January 08, 2010

Communities, Audiences and Scale: eight years on

Communities staring in the same direction
Eight years ago Clay Shirky penned his Communities, Audiences and Scale, pointing out the difference between the TV world of one-to-the-masses communication which scales to infinity, and many-to-many community communication, which in the form of forums and blog discussions at the time, had an upper limit to its potential success:

With such software, the obvious question is "Can we get the best of both worlds? Can we have a medium that spreads messages to a large audience, but also allows all the members of that audience to engage with one another like a single community?" The answer seems to be "No."

Communities are different than audiences in fundamental human ways, not merely technological ones. You cannot simply transform an audience into a community with technology, because they assume very different relationships between the sender and receiver of messages.

Though both are held together in some way by communication, an audience is typified by a one-way relationship between sender and receiver, and by the disconnection of its members from one another -- a one-to-many pattern. In a community, by contrast, people typically send and receive messages, and the members of a community are connected to one another, not just to some central outlet -- a many-to-many pattern. The extreme positions for the two patterns might be visualized as a broadcast star where all the interaction is one-way from center to edge, vs. a ring where everyone is directly connected to everyone else without requiring a central hub.

There are many communities still around today that struggle with this scale issue. Glow, the national schools intranet, while it has 650,000 registered users, cannot hope to facilitate meaningful discussion between them all - or even hundreds of them - with the groups-based discussion-board infrastructure on which it relies. The Scottish Governments' efforts at blogging a couple of years back were abandoned after the First Minister received over 4,500 comments - and was unable to answer or converse on any of them.

However, I'm wondering whether the advent of friendfeed and Twitter-type 'streams' of communication do really lend themselves better to scalable communities, as one might be tempted to believe (and as venture capitalists and creative technologists never stop implying).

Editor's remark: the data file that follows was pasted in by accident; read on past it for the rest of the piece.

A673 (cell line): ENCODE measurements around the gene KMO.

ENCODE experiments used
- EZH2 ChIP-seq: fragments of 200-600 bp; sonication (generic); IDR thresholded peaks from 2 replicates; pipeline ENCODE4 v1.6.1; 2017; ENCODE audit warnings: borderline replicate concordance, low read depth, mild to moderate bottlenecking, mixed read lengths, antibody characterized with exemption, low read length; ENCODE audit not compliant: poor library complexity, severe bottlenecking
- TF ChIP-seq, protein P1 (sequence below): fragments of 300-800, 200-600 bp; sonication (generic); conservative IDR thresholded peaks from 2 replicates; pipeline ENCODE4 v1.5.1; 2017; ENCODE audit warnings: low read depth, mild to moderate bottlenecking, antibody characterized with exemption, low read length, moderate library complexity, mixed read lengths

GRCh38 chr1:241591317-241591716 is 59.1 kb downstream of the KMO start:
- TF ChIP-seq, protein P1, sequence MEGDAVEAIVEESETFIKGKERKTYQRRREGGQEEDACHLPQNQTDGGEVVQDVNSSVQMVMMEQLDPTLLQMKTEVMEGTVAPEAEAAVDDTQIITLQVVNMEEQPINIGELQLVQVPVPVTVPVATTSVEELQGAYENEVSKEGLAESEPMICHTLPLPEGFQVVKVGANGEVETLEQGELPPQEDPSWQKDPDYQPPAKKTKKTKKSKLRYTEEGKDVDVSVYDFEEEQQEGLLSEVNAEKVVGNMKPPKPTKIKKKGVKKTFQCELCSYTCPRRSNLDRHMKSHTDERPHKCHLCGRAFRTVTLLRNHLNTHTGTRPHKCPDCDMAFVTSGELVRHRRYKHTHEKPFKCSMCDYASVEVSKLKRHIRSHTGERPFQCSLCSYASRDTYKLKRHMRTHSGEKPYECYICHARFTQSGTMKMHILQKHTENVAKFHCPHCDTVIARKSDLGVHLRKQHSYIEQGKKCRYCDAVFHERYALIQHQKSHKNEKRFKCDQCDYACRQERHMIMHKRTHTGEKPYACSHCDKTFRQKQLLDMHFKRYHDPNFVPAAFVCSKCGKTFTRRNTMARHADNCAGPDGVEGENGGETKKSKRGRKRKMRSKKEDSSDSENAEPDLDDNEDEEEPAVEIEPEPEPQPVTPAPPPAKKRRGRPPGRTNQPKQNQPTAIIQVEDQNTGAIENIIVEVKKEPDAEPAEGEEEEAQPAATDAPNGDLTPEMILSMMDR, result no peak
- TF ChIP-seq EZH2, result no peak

Or as danah points out in her 'streams' paper, and as Blonde's Phil and I felt this morning discussing the joy of a Christmas lull in online communication, is there merely more skimming on the top of a wave of communication, rather than flow within it, and siding with voices and arguments that we find easy to hear, rather than getting down into the depth of what we're trying to say and challenging our preconceptions?


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I think you've picked up the wrong wnd of the stick about Glow Ewan - whilst it may have a large number of registered users, they form much smaller local communities of interest, or small communities of interest from around the country. I would be troubled if it was trying to facilitate conversation amongst everyone? Rather, it's a collection of tools and locations that people can use.

I thought the premise and promise (or at least a big part) of Glow was to help connect learners across Scotland? It's hard to see how it does that, at scale. What you say is that Glow facilitates
a) geographically local groups
b) interest groups
c) national communities of interest.

So, when involved in small, local communities of interest how does one then reach out to create a group of specific interest around the country? How do you find the potential members of that community? The answer would seem to be the National Directory, but this has a serious failing: people are generally crap at keeping profiles up-to-date. That is why most websites now use Facebook Connect: it's the one profile people tend to keep in flower and all the others can take info from that.